Investigating reengineering teams in the context of business process change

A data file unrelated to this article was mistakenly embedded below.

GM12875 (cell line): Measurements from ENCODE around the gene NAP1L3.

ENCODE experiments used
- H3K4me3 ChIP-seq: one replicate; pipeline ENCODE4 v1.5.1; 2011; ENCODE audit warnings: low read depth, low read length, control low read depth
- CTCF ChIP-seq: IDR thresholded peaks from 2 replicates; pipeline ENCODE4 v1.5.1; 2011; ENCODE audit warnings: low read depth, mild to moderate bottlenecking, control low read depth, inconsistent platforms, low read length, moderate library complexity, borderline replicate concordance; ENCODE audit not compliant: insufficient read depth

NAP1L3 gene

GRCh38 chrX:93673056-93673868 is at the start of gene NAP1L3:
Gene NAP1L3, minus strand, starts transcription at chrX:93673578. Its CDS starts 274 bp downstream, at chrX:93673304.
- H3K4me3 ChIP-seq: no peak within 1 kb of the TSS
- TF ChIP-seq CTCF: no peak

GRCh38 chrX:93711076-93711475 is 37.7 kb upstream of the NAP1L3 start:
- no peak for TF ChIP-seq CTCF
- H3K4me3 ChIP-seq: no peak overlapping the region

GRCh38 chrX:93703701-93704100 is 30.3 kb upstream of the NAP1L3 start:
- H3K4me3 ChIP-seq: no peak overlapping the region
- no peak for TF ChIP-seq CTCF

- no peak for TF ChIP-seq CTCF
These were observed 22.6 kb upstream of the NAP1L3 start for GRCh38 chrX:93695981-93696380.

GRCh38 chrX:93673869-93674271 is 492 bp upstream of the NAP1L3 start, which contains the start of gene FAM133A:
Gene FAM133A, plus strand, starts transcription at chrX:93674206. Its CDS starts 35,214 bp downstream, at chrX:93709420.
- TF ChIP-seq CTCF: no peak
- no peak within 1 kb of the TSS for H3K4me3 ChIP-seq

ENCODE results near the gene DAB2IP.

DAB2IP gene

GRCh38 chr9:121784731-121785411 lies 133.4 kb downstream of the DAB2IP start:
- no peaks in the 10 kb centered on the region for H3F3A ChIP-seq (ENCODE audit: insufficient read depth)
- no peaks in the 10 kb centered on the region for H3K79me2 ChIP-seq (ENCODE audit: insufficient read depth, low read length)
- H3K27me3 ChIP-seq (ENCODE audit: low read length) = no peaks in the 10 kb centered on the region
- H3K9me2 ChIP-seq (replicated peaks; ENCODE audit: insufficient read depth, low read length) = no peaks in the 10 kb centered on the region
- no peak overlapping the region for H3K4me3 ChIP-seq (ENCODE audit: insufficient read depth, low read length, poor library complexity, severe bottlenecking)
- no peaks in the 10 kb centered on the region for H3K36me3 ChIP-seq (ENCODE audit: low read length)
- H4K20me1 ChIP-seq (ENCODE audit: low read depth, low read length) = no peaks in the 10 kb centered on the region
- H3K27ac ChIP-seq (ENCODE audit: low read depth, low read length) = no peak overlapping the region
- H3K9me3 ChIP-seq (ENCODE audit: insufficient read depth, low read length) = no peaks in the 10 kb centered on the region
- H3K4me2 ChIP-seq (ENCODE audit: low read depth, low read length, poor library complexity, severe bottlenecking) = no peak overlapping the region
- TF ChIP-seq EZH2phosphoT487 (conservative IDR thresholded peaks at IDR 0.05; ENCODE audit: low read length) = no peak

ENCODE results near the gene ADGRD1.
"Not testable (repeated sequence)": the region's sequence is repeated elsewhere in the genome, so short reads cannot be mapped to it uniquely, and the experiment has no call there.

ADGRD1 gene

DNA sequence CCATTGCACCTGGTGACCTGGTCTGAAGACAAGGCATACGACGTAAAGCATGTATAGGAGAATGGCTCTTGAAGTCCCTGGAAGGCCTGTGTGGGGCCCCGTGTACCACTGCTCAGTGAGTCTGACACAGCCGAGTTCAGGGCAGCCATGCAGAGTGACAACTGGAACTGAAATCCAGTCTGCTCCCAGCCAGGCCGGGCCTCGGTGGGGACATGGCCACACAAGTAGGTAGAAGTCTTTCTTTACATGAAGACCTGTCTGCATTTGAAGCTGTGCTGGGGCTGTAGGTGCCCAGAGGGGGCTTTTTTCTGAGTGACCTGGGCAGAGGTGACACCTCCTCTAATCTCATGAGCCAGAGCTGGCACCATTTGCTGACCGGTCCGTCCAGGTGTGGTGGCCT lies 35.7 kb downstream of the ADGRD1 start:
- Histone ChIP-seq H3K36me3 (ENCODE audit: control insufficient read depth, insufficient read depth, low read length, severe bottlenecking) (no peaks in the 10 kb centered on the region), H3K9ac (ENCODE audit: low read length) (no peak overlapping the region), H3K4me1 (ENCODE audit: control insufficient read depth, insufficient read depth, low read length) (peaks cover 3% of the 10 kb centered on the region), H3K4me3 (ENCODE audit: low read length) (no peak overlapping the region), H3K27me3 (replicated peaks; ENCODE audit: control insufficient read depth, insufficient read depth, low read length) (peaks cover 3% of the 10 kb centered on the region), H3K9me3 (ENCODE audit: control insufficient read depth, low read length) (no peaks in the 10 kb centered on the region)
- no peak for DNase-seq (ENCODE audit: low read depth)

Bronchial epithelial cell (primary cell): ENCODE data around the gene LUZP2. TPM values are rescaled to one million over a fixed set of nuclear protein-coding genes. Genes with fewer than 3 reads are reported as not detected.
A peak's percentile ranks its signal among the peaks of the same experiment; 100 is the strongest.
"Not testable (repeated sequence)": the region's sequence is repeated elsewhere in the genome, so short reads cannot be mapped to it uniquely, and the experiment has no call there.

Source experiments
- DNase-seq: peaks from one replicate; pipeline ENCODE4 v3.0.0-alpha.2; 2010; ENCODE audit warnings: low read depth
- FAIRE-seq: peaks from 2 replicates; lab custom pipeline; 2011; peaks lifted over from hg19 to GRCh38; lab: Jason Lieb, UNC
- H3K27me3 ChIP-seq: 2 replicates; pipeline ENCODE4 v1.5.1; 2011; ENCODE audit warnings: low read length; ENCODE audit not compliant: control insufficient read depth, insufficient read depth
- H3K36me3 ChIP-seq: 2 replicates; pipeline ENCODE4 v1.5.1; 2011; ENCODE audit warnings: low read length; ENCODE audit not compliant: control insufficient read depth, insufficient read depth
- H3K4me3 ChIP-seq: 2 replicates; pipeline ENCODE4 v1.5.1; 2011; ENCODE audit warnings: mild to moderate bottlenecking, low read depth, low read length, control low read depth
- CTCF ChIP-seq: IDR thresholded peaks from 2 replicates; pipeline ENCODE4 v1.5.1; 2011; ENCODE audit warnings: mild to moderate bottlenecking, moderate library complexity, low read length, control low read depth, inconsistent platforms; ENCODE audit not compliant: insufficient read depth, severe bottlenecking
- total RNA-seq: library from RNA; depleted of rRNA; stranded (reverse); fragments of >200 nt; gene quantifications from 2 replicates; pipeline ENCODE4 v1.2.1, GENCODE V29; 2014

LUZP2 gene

This research is concerned with investigating reengineering teams in the context of business process change, or more widely known, business process reengineering (BPR). Business Process Change, on the one hand, is still considered as being an approach that is required in recent times. Reengineering teams (teams that are involved with the planning, analysis and design of the approach) on the other hand, have been viewed to be essential for the development and implementation of BPR. Bearing these points in mind, it was discovered that although the reengineering teams area warrants attention, there has been little attention paid to it. In the reengineering area, specifically, this research aims to address two main issues: first, the role of reengineering teams in business process change and second, the human and organisational aspects that surround the teams. For this, the research applied several steps and they are described in the following paragraphs. To discover the role of the reengineering teams in the context of business process change, it was initially assumed that the foundations of the BPR lie in organisational change. Using this assumption, it became simpler and clearer to determine the exact role of teams. With regards to the human and organisational aspects, a strategy unique to the topic was adopted. At the outset, some human and organisational aspects that are more commonly found in the organisational behaviour and psychology areas were revealed and research with regards to these particular aspects was described. Whilst that was the theoretical side of the research, the research then had to determine whether the deductions formed from the theoretical side were evident in practice. For the empirical results, the research used a combination of approaches in order to obtain the desired results. A qualitative approach that has its foundations in Interpretivism was the methodology used in the research. The ontology assumed then that subjective meanings could be assumed to reconstruct reality. Evidence from practice was obtained using initially, two pilot studies. Further, a multiple case study strategy and the research techniques of mainly, interviews and referring to archival documents were utilised. Once the data was analysed, a theory that could be used for future research in the reengineering teams area was developed. This was arrived at using a combination of certain grounded theory techniques, particularly, the forming of categories and coding. The findings suggested that reengineering teams are imperative for BPR and that some of the selected human and organisational aspects are evident in the newly formed theory.